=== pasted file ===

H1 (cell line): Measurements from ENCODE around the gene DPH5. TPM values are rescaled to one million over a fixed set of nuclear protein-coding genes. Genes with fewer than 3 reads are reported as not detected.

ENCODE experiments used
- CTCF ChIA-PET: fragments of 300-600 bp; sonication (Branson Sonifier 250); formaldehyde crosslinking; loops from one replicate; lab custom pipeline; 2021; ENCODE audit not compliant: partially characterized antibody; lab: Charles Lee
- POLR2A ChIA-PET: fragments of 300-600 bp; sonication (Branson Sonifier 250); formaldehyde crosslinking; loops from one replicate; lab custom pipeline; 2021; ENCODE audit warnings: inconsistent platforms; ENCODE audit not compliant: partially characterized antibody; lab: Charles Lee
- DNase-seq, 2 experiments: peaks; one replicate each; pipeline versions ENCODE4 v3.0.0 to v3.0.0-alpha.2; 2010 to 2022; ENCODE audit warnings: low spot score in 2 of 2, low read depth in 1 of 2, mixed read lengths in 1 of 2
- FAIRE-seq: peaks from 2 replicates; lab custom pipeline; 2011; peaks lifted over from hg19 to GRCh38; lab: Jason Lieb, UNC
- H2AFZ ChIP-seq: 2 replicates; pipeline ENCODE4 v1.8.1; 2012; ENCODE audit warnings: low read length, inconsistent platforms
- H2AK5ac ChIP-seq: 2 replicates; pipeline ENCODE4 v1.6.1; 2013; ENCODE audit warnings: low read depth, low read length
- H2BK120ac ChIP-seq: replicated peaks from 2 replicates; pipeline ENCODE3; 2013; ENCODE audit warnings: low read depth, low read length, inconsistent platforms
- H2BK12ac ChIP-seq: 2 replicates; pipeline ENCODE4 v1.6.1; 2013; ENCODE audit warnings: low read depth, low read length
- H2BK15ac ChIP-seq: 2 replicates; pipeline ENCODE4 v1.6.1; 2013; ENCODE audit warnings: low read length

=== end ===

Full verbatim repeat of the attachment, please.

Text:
H1 (cell line): Measurements from ENCODE around the gene DPH5. TPM values are rescaled to one million over a fixed set of nuclear protein-coding genes. Genes with fewer than 3 reads are reported as not detected.

ENCODE experiments used
- CTCF ChIA-PET: fragments of 300-600 bp; sonication (Branson Sonifier 250); formaldehyde crosslinking; loops from one replicate; lab custom pipeline; 2021; ENCODE audit not compliant: partially characterized antibody; lab: Charles Lee
- POLR2A ChIA-PET: fragments of 300-600 bp; sonication (Branson Sonifier 250); formaldehyde crosslinking; loops from one replicate; lab custom pipeline; 2021; ENCODE audit warnings: inconsistent platforms; ENCODE audit not compliant: partially characterized antibody; lab: Charles Lee
- DNase-seq, 2 experiments: peaks; one replicate each; pipeline versions ENCODE4 v3.0.0 to v3.0.0-alpha.2; 2010 to 2022; ENCODE audit warnings: low spot score in 2 of 2, low read depth in 1 of 2, mixed read lengths in 1 of 2
- FAIRE-seq: peaks from 2 replicates; lab custom pipeline; 2011; peaks lifted over from hg19 to GRCh38; lab: Jason Lieb, UNC
- H2AFZ ChIP-seq: 2 replicates; pipeline ENCODE4 v1.8.1; 2012; ENCODE audit warnings: low read length, inconsistent platforms
- H2AK5ac ChIP-seq: 2 replicates; pipeline ENCODE4 v1.6.1; 2013; ENCODE audit warnings: low read depth, low read length
- H2BK120ac ChIP-seq: replicated peaks from 2 replicates; pipeline ENCODE3; 2013; ENCODE audit warnings: low read depth, low read length, inconsistent platforms
- H2BK12ac ChIP-seq: 2 replicates; pipeline ENCODE4 v1.6.1; 2013; ENCODE audit warnings: low read depth, low read length
- H2BK15ac ChIP-seq: 2 replicates; pipeline ENCODE4 v1.6.1; 2013; ENCODE audit warnings: low read length